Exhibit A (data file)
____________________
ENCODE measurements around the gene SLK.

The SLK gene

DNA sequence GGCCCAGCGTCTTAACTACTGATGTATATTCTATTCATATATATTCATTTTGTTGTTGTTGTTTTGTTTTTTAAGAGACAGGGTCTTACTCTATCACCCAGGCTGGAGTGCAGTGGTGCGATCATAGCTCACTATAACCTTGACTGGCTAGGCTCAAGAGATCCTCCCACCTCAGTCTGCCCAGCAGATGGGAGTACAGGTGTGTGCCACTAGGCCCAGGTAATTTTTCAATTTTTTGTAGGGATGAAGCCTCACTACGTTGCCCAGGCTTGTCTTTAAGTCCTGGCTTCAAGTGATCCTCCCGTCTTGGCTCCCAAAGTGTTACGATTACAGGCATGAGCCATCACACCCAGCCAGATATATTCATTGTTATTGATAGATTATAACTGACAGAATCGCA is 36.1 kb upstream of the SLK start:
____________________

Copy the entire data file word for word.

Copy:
ENCODE measurements around the gene SLK.

The SLK gene

DNA sequence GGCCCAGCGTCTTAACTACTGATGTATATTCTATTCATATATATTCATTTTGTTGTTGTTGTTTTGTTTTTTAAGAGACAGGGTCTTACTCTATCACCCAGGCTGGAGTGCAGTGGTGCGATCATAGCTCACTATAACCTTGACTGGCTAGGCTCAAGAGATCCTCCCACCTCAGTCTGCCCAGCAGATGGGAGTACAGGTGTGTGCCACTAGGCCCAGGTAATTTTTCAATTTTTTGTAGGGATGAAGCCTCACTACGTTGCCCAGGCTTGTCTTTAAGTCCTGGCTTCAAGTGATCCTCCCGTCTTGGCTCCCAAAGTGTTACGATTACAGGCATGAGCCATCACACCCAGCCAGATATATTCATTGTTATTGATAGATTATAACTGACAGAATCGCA is 36.1 kb upstream of the SLK start: